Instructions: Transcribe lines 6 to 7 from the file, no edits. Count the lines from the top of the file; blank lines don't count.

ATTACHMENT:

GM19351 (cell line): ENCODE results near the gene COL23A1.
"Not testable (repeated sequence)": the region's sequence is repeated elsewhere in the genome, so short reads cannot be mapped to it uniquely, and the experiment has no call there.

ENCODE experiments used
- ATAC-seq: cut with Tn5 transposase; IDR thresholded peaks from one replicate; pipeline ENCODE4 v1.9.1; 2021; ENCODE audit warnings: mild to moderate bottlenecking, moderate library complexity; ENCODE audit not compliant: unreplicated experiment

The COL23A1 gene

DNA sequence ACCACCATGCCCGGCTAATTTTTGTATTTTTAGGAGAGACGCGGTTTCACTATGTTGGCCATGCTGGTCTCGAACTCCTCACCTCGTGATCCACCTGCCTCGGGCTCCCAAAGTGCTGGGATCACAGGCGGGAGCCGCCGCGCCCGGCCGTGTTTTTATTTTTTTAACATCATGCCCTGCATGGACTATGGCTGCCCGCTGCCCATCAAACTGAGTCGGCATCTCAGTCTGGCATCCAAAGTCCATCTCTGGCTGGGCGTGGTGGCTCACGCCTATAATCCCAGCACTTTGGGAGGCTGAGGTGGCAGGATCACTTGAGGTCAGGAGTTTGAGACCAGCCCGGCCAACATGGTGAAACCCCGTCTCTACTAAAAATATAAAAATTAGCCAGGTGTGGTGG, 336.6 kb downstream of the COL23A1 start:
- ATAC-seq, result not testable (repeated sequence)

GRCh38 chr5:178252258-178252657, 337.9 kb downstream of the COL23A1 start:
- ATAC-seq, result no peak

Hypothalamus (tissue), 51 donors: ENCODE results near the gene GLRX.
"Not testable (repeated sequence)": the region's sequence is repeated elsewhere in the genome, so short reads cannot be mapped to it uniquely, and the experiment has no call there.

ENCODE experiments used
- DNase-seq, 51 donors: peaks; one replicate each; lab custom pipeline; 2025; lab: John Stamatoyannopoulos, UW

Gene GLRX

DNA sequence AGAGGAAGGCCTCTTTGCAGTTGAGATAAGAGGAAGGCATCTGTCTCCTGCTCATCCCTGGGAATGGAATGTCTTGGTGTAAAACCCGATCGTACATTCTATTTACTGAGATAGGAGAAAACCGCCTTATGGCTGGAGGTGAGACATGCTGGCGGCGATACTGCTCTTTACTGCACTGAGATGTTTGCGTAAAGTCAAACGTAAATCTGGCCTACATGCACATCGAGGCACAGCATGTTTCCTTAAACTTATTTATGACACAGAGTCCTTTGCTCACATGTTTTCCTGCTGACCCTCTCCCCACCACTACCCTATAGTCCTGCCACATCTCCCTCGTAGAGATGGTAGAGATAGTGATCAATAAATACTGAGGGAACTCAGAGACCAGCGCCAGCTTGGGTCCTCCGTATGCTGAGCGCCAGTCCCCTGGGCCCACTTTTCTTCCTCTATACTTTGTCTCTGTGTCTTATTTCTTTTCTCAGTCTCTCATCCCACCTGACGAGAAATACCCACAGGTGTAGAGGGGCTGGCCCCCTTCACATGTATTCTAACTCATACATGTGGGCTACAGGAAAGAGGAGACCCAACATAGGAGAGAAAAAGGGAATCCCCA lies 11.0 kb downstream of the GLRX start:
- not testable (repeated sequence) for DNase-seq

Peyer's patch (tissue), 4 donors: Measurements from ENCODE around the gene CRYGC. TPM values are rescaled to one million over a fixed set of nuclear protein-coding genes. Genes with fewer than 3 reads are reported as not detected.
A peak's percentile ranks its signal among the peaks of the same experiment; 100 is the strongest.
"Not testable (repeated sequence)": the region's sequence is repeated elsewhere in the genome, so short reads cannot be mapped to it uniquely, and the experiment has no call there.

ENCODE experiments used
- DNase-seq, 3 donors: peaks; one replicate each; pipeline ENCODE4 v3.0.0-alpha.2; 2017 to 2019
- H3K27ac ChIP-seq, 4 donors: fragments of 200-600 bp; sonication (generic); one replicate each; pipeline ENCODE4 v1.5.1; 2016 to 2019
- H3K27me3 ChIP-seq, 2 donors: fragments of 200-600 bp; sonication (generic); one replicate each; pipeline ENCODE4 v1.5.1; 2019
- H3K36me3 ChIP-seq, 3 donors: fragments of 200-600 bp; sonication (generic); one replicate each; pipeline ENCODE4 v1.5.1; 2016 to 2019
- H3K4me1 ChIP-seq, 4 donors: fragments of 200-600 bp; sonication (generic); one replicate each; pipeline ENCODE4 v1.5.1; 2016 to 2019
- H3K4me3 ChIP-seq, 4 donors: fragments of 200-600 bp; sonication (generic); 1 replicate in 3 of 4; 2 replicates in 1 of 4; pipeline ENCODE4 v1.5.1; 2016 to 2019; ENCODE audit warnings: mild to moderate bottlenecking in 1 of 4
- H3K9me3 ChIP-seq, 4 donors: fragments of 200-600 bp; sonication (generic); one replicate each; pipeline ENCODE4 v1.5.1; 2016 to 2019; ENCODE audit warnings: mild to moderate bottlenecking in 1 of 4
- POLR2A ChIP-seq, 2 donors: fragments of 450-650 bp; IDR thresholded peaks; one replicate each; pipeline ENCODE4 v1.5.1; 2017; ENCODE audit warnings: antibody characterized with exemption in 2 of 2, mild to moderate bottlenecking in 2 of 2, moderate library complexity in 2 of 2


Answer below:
DNA sequence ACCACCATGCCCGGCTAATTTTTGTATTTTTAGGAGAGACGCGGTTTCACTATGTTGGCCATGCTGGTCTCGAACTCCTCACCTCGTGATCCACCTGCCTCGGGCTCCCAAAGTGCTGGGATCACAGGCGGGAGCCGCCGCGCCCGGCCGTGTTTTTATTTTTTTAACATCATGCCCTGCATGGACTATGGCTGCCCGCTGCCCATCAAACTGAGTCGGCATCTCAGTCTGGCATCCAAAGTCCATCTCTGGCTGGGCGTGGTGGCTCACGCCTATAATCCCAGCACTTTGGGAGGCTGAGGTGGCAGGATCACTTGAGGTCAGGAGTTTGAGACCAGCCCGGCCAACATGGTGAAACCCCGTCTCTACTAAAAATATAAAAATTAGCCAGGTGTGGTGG, 336.6 kb downstream of the COL23A1 start:
- ATAC-seq, result not testable (repeated sequence)